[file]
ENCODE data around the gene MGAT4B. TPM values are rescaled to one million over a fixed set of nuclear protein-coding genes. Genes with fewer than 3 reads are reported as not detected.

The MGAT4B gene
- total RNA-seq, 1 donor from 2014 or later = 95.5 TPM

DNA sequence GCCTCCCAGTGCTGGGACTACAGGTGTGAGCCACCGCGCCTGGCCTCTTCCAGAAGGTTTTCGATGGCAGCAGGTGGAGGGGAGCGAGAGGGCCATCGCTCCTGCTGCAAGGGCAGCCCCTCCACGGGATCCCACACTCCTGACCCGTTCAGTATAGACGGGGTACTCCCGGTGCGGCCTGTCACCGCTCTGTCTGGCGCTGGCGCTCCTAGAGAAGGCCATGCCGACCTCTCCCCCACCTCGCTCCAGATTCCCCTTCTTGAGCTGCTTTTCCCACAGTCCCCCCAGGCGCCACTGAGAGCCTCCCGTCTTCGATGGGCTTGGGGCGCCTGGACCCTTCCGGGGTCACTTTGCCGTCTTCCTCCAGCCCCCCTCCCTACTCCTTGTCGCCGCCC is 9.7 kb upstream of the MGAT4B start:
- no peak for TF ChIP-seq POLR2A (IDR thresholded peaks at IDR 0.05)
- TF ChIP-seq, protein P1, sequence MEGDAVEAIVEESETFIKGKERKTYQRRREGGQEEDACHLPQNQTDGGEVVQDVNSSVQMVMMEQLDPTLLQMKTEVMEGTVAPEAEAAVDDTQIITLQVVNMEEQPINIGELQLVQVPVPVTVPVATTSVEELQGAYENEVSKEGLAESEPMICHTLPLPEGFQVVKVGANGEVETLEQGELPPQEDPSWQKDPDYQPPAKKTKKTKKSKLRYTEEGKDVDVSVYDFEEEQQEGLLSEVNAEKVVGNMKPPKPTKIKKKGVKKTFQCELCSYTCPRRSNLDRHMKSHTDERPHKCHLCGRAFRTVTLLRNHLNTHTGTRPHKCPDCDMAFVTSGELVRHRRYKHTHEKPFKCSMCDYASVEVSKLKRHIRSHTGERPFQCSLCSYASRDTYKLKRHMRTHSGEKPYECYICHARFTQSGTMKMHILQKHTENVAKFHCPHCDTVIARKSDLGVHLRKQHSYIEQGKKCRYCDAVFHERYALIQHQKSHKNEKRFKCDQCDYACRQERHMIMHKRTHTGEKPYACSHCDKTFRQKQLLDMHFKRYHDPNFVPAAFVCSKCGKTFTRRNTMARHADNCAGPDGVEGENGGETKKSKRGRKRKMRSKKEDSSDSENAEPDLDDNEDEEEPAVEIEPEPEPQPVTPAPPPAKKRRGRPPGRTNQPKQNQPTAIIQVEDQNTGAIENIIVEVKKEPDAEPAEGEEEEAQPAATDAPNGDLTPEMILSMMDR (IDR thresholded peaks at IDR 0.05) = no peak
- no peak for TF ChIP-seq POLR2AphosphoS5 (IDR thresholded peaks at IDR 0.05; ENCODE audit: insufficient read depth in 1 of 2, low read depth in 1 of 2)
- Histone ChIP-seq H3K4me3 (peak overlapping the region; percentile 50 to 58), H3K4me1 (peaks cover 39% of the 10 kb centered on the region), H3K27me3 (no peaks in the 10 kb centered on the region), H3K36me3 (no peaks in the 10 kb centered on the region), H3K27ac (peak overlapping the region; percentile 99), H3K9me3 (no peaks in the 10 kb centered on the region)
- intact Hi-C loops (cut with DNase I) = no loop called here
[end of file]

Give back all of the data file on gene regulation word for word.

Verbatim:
ENCODE data around the gene MGAT4B. TPM values are rescaled to one million over a fixed set of nuclear protein-coding genes. Genes with fewer than 3 reads are reported as not detected.

The MGAT4B gene
- total RNA-seq, 1 donor from 2014 or later = 95.5 TPM

DNA sequence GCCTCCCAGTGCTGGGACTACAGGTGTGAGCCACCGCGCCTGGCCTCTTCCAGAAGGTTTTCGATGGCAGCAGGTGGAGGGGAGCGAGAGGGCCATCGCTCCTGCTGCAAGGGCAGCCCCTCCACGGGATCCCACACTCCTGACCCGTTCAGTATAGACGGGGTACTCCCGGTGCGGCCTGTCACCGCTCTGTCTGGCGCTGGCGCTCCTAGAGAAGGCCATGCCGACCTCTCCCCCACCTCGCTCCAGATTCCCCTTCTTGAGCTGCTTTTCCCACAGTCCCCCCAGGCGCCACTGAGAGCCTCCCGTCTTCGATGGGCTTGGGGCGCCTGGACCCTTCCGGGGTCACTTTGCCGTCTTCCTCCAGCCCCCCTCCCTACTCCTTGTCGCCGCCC is 9.7 kb upstream of the MGAT4B start:
- no peak for TF ChIP-seq POLR2A (IDR thresholded peaks at IDR 0.05)
- TF ChIP-seq, protein P1, sequence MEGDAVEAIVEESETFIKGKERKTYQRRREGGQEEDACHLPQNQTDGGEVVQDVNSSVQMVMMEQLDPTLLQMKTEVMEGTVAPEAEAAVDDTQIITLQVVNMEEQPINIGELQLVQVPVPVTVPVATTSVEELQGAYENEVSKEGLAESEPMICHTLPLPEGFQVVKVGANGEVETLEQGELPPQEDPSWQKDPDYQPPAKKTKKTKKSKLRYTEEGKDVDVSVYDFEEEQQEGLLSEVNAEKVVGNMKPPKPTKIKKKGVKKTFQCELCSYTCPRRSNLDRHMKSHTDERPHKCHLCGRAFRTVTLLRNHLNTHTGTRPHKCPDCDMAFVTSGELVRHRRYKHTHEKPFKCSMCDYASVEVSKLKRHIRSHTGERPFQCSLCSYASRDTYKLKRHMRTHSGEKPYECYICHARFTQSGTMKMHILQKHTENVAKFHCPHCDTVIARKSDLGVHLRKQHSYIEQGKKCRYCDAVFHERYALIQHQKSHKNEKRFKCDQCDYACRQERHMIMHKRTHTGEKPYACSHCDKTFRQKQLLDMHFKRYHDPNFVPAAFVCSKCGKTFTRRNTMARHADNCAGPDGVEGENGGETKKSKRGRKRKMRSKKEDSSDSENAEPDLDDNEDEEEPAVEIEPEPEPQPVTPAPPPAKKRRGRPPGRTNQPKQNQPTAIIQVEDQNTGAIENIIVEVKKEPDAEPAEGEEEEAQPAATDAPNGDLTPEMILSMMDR (IDR thresholded peaks at IDR 0.05) = no peak
- no peak for TF ChIP-seq POLR2AphosphoS5 (IDR thresholded peaks at IDR 0.05; ENCODE audit: insufficient read depth in 1 of 2, low read depth in 1 of 2)
- Histone ChIP-seq H3K4me3 (peak overlapping the region; percentile 50 to 58), H3K4me1 (peaks cover 39% of the 10 kb centered on the region), H3K27me3 (no peaks in the 10 kb centered on the region), H3K36me3 (no peaks in the 10 kb centered on the region), H3K27ac (peak overlapping the region; percentile 99), H3K9me3 (no peaks in the 10 kb centered on the region)
- intact Hi-C loops (cut with DNase I) = no loop called here